Hanley Ramirez will be activated from the disabled list in a week, which means the Los Angeles Dodgers have a big decision to make. While the Dodgers are likely to cruise into the postseason, they haven’t exactly locked down the division just yet. To do so, and then get to the Fall Classic, the team will need to keep Ramirez healthy. And that leads to the question: Which position should he be playing? Let’s take a look at the pros and cons for putting Ramirez at shortstop or third base.
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Flags fly forever.
We hear this axiom repeated often. You could call it the baseball version of Al Davis’ famous battle cry, “Just win, baby!” Championships endure, we’re told. Teams on the brink of contention should always push their chips to the center of the table, they say.
But raising a flag is difficult. And so some teams are content to be merely good enough to contend — especially when that roster is cost-efficient.
For a long time, the Oakland Athletics have been such a club. But this year is different. This year, it seems, Oakland should go for the jugular.
Each season, a number of teams end up stuck in the middle. The teams that can clearly navigate themselves out of that middle are often rewarded, but the teams that do nothing (looking at you, Philadelphia Phillies) often just remain trapped in their mediocrity. As the July 31 trading deadline begins to appear at the horizon of our road trip through the season, there are four teams that should be looking to be buyers. Here they are, plus lists of the players each should be targeting.
Last season, the Pittsburgh Pirates came within one win of the National League Championship Series, and their star center fielder Andrew McCutchen took home the National League Most Valuable Player award. It was an amazing season, but thus far the success has not carried over to 2014.
After winning five of its first seven games, Pittsburgh has dropped 14 of its past 19 contests, to fall to fourth place. As a result, the Bucs dropped 11 spots in the ESPN Power Rankings this week, all the way back to 24th place. And this isn’t some short-term overreaction. The Pirates are in real trouble.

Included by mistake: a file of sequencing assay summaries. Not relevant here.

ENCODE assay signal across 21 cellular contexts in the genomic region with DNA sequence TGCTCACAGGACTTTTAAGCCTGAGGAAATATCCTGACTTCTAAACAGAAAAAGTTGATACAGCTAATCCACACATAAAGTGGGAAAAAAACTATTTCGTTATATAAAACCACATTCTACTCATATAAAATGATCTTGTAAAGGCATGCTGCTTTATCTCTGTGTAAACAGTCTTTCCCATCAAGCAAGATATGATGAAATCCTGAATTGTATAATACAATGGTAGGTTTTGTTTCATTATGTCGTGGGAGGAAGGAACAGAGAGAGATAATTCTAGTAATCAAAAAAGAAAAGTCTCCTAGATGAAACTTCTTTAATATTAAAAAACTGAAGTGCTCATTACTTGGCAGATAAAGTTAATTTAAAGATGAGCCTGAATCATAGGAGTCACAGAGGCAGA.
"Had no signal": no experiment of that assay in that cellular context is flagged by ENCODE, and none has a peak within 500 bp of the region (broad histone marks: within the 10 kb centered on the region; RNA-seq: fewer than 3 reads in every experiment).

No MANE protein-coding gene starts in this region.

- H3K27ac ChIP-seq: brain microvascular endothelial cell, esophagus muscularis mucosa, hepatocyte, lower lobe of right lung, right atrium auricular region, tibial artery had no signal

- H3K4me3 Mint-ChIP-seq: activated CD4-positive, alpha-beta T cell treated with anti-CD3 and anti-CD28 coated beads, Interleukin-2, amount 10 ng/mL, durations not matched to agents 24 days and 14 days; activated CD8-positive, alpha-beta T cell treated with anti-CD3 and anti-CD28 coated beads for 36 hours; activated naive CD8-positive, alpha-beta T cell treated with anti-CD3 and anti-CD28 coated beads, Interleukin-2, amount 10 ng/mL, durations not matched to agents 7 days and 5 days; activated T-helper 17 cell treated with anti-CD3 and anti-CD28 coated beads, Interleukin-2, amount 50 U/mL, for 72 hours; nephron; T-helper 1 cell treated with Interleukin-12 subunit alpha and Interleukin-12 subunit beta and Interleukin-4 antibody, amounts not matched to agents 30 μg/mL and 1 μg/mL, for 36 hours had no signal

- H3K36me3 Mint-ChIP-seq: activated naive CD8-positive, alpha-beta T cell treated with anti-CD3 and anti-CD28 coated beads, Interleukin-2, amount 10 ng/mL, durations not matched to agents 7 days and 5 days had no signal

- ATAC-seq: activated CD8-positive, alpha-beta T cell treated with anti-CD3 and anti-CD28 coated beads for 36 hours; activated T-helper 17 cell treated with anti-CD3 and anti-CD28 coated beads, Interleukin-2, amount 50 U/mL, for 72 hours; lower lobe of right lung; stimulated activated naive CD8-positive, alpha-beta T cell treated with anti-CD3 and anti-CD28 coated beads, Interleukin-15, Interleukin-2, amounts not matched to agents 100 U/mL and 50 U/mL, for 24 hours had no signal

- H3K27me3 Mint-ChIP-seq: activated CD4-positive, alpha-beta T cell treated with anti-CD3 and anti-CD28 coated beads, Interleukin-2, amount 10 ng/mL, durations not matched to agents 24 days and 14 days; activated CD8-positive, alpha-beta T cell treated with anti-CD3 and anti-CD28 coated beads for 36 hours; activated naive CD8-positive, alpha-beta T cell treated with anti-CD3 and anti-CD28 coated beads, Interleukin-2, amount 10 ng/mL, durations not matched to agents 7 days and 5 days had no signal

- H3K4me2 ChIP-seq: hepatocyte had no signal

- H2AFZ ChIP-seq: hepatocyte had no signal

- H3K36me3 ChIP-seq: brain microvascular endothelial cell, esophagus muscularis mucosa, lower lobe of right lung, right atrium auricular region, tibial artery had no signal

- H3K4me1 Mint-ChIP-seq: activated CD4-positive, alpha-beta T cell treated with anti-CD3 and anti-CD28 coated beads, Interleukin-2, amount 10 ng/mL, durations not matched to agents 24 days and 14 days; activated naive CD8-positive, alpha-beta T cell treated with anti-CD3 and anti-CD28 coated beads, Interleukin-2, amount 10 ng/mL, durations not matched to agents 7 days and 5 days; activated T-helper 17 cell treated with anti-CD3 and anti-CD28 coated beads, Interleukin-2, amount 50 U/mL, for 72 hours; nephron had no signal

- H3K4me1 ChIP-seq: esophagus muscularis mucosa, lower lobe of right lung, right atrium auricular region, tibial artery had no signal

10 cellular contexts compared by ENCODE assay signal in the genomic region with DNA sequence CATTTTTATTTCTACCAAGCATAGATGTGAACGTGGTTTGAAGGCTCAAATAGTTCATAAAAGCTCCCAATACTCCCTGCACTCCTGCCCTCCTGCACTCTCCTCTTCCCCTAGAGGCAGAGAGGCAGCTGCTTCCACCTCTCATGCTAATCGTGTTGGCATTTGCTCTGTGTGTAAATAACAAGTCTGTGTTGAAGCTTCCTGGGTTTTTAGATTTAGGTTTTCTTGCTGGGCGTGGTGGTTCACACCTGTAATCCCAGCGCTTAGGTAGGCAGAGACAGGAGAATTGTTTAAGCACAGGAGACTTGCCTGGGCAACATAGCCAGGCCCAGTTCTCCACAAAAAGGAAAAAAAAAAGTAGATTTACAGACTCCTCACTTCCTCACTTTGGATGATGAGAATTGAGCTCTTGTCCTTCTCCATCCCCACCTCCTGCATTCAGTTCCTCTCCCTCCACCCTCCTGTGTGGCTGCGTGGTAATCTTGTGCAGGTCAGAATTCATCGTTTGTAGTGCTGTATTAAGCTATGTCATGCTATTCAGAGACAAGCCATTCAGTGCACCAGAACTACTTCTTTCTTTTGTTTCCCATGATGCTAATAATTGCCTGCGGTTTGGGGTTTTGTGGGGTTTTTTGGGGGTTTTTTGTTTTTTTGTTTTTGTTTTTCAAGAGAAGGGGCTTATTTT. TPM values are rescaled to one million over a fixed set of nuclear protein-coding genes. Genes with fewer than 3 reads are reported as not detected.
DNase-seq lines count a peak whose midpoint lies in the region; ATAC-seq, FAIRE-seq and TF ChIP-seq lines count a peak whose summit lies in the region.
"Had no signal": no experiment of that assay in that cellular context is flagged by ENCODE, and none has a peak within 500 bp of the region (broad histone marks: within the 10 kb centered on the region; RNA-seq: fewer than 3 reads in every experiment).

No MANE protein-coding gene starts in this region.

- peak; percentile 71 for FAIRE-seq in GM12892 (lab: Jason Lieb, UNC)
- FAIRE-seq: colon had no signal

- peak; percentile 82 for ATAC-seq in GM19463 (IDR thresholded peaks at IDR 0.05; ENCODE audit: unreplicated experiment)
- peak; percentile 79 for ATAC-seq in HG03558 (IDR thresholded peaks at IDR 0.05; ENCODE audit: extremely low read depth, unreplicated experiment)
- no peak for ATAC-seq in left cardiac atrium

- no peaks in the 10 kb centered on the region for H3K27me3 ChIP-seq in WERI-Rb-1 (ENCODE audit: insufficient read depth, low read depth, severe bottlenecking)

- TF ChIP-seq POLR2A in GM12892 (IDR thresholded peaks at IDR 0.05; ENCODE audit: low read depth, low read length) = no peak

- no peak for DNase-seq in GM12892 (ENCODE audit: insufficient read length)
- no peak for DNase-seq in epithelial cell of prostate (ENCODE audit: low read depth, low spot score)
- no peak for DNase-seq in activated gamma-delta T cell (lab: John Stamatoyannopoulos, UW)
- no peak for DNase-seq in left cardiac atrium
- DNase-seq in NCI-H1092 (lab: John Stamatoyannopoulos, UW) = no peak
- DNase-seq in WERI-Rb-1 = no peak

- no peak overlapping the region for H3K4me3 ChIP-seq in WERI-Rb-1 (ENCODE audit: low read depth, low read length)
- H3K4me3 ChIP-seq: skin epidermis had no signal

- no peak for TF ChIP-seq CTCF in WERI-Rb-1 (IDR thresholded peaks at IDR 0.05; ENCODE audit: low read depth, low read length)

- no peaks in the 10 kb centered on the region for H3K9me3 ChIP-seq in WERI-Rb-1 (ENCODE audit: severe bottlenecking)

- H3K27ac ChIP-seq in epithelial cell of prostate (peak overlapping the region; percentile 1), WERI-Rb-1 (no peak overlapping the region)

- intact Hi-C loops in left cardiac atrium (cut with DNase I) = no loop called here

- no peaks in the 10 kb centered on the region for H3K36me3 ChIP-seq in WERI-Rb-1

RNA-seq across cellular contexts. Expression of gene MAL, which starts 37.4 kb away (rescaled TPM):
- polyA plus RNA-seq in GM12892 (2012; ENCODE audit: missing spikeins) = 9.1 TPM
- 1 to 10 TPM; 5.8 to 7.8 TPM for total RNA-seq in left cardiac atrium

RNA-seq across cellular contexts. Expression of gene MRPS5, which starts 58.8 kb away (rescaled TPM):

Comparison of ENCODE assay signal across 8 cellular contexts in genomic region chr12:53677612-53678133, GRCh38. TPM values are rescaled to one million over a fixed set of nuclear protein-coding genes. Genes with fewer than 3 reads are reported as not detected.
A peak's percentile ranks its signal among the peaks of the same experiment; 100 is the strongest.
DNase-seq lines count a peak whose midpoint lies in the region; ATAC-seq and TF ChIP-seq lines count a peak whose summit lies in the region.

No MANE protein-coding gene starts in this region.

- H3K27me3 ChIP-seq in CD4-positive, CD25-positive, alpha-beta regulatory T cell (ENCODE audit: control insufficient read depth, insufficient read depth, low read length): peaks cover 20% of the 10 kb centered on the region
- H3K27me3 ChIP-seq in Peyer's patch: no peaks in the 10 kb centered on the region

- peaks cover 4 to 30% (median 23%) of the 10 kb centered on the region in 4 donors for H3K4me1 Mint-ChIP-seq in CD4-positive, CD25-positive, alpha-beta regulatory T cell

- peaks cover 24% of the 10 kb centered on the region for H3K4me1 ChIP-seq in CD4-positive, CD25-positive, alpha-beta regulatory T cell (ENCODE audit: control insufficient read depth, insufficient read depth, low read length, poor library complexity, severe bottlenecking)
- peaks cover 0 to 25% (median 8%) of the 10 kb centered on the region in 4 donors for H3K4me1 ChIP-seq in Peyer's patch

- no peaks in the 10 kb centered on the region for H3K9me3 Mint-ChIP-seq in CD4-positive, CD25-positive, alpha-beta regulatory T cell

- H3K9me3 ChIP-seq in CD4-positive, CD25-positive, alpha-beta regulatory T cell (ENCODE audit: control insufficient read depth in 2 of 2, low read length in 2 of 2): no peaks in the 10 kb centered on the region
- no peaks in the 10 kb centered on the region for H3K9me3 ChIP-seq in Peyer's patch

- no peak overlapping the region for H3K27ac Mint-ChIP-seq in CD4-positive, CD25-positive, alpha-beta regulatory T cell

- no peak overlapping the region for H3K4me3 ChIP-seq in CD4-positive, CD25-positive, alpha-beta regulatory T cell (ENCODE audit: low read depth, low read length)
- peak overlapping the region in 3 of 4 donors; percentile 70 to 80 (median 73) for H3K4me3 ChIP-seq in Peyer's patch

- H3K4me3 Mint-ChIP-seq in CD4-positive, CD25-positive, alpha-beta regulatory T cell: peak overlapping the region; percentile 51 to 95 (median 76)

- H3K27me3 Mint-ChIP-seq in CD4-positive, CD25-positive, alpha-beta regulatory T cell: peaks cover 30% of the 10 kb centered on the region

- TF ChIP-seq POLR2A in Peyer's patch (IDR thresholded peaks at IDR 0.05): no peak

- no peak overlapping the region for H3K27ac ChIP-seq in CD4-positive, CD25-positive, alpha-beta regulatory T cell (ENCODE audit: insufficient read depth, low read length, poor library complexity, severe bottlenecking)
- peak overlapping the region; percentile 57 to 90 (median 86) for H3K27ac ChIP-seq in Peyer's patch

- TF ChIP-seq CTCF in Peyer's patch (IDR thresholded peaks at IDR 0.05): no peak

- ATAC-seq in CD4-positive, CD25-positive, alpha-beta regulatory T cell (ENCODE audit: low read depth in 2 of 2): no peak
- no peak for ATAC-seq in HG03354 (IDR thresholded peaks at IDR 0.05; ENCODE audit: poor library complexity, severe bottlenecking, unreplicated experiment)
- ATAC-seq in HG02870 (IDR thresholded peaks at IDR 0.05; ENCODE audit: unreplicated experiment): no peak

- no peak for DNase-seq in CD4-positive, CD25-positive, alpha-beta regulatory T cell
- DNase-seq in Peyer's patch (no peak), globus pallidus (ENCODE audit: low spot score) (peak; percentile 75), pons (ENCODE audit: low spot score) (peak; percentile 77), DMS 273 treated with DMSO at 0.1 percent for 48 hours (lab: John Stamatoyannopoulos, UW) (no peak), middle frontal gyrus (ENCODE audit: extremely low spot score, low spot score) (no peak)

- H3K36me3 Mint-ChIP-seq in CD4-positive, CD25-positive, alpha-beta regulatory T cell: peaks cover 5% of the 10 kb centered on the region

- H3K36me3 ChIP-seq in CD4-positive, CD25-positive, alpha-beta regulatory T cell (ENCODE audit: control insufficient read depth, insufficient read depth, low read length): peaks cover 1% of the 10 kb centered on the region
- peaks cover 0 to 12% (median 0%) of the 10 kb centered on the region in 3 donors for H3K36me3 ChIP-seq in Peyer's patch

Last season the Cleveland Indians started the year 8-10 and, despite winning one contest by a 19-6 count, had been outscored by six runs in the process. This April, the Indians have started 8-10 and, despite winning one contest by a 12-6 count, have been outscored by seven runs in the process. Last April they were mired in the 20s in the ESPN Power Rankings all month, and this week they have slid back to 22.
Last year, the Indians turned things around and earned a postseason berth. This year, the Indians will turn things around, and are still on the short list for earning a trip to the playoffs. Let’s consider why.
Coming off an 86-win 2013 season, the Kansas City Royals entered this season with a good deal of optimism. In fact, back in February, we even laid out a blueprint for how they could make the postseason. But a horrible start to the season has frittered away much of that optimism, as the Royals were swept in resounding fashion by the lowly Minnesota Twins, who outscored them 21-5 this past weekend. Kansas City’s record is now 4-7, and it has the second-worst run differential in the American League (minus-14).
Although it’s just one swept series and it’s still early, it’s hard to see where the Royals as currently constituted could make enough gains to reach the postseason.
The Chicago White Sox are almost certainly not going to contend this year. That was the prevailing opinion entering the season, and one week of baseball — despite a respectable 3-3 record — has done little to change that notion, as they rank 25th in ESPN.com’s latest power rankings.
The team is rebuilding, but thanks to the busy offseason of general manager Rick Hahn and his baseball operations staff, the path back to contention may not be as long as we think. The White Sox have done or are doing five things correctly that bode well for the future and make them worth following this year.
In the week leading up to Opening Day there is always a lot of discussion about how 25-man rosters will shape up. Now that those rosters have been finalized across the league, we can finally see which teams made smart choices.
Here’s a look at the teams that did not.
As we look to a new year, we also look to those players getting fresh starts. Some have a new team to thank for their fresh starts, others a change in position or role. But no matter the circumstances, there are plenty of players who are approaching this season with a renewed sense of optimism. Prince Fielder and Mark Trumbo are obvious choices, but let’s dig a little deeper, shall we?
Here are 10 players who will benefit the most from some sort of change of scenery.
The Cleveland Indians enter spring training with a classic situation of an incumbent player being pushed by a top prospect. Asdrubal Cabrera is a former All-Star who has been the team’s starting shortstop for the past five seasons. Francisco Lindor is a top prospect — the No. 6 prospect in baseball, according to ESPN’s Keith Law — but is just 20 years old and has played only 21 games above Class A. The plan for Lindor will probably be to give him a half-season of playing time in the minors before even thinking about promoting him to the major league level. But there are more than a few reasons why pushing him to the big leagues for Opening Day and trading Cabrera is the right move for Cleveland.
Most prospects need plenty of seasoning to mature, but Lindor profiles as a player who is capable of making a rapid ascension.